The first open enrollment period for the government’s newly formed Healthcare Exchanges finally kicked off beginning October 1, 2013. Available to those individuals and families who either have no health insurance offering available through their employers or where insurance is offered but exceeds 9.5 percent of the individual’s gross income, the exchange will provide six levels of coverage including four ‘metal’ named plans of silver, bronze, gold and platinum and two additional plans one of which is a catastrophic plan specifically for individuals younger than age 30 and those suffering financial hardship.
As part of the Patient Protection and Affordable Care Act (PPACA), nearly all individuals will be required to demonstrate and maintain proof of “minimum essential coverage,” which includes: qualified employer-sponsored health insurance plans, qualified plans purchased in the individual market, government-sponsored health insurance programs (e.g. Medicare, Medicaid), and grandfathered group health plans. (NFIB)
Uninsured individuals not meeting the minimum requirements will be subject to the individual mandate tax. In 2014, the individual tax will be $95 ($285 per family) or one percent of household income above the filing threshold. In 2015, the ‘fine’ rises to $325 ($975 per family)or two percent above the filing threshold. By 2016, the fine increases to $695 or 2.5 percent above filing threshold (note that for families, this fine will be $2085 in 2016).
A very small number of Americans will be exempt from the individual insurance mandate. Those individuals include: (1) people with religious objections; (2) American Indians with coverage through the Indian Health Service; (3) undocumented immigrants; (4) those without coverage for less than three months; (5) those serving prison sentences; (6) those for whom the lowest cost plan option exceeds 8 percent of annual income; and (8) those with incomes below the tax filing threshold ($95,00 for single and $19,000 for couples under age 65 in 2011). (NIFB)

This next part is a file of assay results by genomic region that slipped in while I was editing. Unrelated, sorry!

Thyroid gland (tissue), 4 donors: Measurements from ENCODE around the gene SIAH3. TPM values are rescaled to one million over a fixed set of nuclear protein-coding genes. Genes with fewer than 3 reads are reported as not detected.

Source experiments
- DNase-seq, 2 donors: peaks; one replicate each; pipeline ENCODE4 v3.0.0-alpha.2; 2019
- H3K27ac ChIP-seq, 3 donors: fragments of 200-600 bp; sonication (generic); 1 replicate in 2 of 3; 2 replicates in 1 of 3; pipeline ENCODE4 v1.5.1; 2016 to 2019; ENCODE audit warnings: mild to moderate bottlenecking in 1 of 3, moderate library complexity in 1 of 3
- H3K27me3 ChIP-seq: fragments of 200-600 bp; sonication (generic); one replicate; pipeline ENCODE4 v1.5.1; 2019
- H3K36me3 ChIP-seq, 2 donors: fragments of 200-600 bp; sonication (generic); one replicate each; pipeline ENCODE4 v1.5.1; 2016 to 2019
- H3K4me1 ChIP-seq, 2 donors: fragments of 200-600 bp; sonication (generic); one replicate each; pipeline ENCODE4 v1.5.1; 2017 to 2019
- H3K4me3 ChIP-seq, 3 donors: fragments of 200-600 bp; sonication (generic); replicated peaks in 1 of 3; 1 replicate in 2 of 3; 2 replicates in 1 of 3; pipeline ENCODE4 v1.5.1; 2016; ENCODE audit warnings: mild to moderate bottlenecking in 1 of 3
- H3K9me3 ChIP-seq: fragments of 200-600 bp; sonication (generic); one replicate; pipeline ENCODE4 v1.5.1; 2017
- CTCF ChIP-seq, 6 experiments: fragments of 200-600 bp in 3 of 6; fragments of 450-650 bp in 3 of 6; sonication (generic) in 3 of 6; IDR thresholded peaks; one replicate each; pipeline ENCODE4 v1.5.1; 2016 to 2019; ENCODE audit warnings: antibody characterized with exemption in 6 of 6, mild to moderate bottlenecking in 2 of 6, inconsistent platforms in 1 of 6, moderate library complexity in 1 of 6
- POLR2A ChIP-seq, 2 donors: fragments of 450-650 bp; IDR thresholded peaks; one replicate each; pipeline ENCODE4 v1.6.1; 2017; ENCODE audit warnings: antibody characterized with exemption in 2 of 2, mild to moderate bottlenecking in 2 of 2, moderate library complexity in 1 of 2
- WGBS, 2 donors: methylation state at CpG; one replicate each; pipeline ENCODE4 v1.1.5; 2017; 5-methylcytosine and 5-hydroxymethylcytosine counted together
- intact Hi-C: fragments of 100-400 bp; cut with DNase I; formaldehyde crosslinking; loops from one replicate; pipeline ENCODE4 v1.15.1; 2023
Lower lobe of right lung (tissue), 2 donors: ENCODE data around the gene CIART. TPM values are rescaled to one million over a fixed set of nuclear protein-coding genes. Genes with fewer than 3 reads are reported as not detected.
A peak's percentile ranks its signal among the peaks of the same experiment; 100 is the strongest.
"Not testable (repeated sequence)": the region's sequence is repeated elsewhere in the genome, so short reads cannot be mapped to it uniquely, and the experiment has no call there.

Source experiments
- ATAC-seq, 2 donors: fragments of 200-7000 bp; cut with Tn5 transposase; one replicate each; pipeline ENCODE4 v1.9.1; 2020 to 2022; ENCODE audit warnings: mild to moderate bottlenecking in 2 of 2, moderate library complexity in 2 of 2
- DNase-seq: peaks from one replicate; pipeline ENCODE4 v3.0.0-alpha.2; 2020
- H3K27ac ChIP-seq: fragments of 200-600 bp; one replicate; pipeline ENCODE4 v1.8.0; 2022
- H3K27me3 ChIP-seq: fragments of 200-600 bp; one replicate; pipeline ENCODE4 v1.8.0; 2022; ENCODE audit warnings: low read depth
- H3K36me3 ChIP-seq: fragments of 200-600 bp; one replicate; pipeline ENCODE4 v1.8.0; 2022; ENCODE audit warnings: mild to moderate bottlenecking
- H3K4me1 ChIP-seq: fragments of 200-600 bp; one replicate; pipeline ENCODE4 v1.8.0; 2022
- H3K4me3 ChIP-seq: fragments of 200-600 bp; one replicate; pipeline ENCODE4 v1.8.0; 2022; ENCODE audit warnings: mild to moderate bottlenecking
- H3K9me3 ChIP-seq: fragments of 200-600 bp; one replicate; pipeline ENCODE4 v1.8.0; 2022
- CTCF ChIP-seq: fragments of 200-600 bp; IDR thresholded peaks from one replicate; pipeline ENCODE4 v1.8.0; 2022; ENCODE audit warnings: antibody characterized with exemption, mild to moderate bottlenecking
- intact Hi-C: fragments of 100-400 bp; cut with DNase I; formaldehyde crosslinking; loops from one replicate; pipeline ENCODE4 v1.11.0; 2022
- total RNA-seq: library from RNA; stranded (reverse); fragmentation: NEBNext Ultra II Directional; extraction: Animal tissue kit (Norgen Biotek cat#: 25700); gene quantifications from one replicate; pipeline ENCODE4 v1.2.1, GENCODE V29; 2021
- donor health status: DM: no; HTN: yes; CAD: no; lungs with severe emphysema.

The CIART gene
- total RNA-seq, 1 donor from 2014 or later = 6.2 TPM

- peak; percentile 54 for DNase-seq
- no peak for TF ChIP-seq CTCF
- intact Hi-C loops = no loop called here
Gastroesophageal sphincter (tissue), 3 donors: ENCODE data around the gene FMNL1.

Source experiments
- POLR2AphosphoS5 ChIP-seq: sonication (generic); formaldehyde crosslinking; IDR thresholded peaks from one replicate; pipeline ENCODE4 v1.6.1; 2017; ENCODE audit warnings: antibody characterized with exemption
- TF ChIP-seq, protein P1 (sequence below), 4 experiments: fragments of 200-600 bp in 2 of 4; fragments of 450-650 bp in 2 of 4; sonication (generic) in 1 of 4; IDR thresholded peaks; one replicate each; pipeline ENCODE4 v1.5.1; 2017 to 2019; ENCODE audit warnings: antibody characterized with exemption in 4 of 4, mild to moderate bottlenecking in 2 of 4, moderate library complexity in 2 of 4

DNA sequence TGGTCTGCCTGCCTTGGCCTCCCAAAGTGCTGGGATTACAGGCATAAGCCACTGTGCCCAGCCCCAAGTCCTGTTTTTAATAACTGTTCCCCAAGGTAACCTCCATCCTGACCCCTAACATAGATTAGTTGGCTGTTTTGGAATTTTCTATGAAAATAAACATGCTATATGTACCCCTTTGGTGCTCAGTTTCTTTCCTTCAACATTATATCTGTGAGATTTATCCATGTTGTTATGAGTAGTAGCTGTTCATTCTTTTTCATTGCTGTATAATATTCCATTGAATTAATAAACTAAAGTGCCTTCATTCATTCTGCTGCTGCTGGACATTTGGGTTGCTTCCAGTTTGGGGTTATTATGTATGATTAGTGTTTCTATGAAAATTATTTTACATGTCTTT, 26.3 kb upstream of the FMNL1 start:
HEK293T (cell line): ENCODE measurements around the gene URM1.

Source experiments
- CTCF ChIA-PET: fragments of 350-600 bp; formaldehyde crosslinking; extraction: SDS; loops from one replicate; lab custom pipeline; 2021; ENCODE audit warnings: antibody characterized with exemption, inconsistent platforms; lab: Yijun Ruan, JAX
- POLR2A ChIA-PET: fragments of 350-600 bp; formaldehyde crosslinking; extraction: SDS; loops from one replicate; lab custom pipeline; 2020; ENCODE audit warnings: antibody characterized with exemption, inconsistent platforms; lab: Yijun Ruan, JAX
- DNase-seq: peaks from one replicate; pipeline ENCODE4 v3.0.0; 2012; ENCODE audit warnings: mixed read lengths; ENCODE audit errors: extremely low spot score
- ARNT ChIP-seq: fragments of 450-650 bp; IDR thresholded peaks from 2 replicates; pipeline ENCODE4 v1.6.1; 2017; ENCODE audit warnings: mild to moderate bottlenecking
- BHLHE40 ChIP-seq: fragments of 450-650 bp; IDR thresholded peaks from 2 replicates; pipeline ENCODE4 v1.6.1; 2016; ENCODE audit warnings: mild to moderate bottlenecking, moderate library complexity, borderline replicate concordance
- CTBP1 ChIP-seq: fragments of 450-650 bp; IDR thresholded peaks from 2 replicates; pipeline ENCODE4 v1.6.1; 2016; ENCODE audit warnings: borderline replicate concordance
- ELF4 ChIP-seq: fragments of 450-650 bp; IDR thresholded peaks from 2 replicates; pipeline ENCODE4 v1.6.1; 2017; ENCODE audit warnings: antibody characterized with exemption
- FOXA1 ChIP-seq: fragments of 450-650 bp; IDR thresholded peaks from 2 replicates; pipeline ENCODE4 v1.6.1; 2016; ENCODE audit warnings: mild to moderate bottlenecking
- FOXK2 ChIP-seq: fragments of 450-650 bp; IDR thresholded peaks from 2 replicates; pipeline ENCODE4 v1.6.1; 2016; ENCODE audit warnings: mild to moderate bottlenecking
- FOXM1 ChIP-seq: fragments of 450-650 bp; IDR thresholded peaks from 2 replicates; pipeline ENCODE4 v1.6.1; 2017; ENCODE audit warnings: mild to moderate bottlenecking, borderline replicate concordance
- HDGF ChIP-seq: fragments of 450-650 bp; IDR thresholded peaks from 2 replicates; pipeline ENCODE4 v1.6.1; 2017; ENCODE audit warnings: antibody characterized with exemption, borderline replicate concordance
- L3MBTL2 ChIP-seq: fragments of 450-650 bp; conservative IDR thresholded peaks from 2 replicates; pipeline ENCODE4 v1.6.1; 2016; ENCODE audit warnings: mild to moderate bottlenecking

How will individuals access health insurance?
Starting October 1st, individuals can use the phone, Internet, mail or visit a designated healthcare center for personalized assistance in selecting a plan. Community Health Centers were targeted by PPACA as a resource where individuals and families could go to receive additional information and assistance in enrolling into the health care exchanges. Supported partially by Navigator Grants, these community health centers applied for and received grants to help cover some of the associated costs of outreach and enrollment assistance. There are approximately 1,300 health centers operating 9,000 delivery sites throughout the U.S. These Community Health Centers are located in all fifty states and can be found online by visiting the National Association of Community Health Center’s web site at http://www.saveourchcs.org. Healthcare counselors, called ‘Navigators’ will have completed special training and certification to qualify as a ‘navigator’ and each approved Community Health location must have a navigator on staff to assist individuals and families through the exchange and healthcare election process.
Through one of the enrollment options mentioned above, individuals and families must enroll in “an essential health benefits” (EHB) package, which at the time of this publication is still being more clearly defined.
Starting in October 2013, small business owners with less than fifty full-time equivalent employees will be able to visit the Small Business Health Options Program (SHOP) marketplace. There they can learn about the healthcare exchange, can compare healthcare plans and check on small business health care tax credits available for up to 50 percent of the total premium cost when purchasing a SHOP plan. After 2016, SHOPs will be open to employers with up to 100 FTEs. If a small business opts to obtain insurance through SHOP, it will need to cover all full-time employees under the plan. Depending on the state where the business resides, a specific percentage of employees will need to participate in SHOP to qualify (for specifics visit healthcare.gov). For self-employed small business owners with no employees, the individual Health Insurance Market place will be the designated resource for health insurance coverage options.
If an employee goes to the healthcare exchange:
1. The employee will not receive an employer contribution to the group health plan.
2. The employee will not receive any pre-tax benefits. Plans on the Exchange can only be paid with post-tax dollars.
3. If an employee joins the exchange and decides that they do not like it, they cannot return to the company plan until the following Open Enrollment period or unless they have a qualified life event (QLE) such as a birth, marriage or divorce.
To learn more about healthcare exchanges or how they will impact your business’ employees, visit healthcare.gov or talk with your small business accountant or business advisor.
To find a trusted accountant in your area, visit www.SmallBizAccountants.com.
Please be advised that, based on current IRS rules and standards, any advice contained herein is not intended to be used, nor can it be used, for the avoidance of any tax penalty that the IRS may assess related to this matter. Any information contained in this article, whether viewed or subsequently printed, cannot be relied upon as qualified tax and accounting advice. Any information contained in this article does not fall under the guidelines of IRS Circular 230.
Copyright Information 2013 Professional Association of Small Business Accountants